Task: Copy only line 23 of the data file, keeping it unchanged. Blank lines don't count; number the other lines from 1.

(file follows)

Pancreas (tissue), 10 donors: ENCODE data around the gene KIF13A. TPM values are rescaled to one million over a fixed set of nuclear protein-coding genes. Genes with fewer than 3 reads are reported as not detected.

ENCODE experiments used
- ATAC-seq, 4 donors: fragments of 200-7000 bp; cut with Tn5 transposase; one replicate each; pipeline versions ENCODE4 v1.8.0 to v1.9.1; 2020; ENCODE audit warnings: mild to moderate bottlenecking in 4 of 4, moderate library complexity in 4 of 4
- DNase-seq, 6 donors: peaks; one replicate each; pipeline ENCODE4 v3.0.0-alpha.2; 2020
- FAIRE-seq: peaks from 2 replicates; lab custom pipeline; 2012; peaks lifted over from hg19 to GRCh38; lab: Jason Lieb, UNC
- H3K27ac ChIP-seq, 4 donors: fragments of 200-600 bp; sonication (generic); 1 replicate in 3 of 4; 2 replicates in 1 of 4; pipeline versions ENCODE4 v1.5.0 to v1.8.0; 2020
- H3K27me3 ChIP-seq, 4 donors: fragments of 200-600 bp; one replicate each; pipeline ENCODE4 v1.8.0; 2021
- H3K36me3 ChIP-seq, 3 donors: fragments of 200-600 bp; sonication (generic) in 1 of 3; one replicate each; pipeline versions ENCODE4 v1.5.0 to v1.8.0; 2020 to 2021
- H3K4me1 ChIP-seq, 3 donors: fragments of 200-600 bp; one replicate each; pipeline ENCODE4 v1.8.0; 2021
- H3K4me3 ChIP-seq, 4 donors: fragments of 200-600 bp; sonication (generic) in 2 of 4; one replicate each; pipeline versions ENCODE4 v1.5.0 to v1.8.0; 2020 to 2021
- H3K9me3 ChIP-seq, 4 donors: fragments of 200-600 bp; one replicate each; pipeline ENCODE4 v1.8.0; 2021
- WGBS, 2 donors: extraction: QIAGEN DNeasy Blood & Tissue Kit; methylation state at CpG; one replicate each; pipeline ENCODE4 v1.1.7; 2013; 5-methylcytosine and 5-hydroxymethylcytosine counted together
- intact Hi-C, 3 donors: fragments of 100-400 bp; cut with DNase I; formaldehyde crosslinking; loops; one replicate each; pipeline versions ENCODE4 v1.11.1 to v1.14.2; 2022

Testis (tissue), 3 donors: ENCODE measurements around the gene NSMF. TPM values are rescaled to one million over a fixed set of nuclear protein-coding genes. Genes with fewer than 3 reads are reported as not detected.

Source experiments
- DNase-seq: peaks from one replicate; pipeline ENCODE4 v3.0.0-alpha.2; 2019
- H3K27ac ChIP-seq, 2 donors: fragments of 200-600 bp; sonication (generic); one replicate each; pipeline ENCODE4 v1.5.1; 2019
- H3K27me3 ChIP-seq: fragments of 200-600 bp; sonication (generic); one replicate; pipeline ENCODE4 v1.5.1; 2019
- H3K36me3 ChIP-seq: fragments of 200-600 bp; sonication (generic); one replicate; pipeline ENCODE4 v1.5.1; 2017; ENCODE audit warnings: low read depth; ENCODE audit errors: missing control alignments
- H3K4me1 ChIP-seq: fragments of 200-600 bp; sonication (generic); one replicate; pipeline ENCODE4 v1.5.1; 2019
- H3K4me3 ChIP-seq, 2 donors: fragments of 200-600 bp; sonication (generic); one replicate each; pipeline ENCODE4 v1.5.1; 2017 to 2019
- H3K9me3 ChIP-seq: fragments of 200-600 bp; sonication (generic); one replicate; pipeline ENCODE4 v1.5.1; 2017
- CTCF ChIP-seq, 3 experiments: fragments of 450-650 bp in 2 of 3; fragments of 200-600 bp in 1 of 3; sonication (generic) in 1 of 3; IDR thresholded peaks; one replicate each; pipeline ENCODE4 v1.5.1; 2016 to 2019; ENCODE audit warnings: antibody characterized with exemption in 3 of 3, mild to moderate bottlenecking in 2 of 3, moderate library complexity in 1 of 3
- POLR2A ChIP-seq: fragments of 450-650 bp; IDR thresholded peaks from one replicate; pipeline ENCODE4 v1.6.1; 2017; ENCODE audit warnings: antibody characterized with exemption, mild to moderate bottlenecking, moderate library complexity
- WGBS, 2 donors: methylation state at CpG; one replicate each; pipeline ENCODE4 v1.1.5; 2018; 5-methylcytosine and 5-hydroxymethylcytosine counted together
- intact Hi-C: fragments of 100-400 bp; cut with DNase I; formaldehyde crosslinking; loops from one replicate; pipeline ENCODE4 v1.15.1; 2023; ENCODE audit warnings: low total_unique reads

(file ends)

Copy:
- CTCF ChIP-seq, 3 experiments: fragments of 450-650 bp in 2 of 3; fragments of 200-600 bp in 1 of 3; sonication (generic) in 1 of 3; IDR thresholded peaks; one replicate each; pipeline ENCODE4 v1.5.1; 2016 to 2019; ENCODE audit warnings: antibody characterized with exemption in 3 of 3, mild to moderate bottlenecking in 2 of 3, moderate library complexity in 1 of 3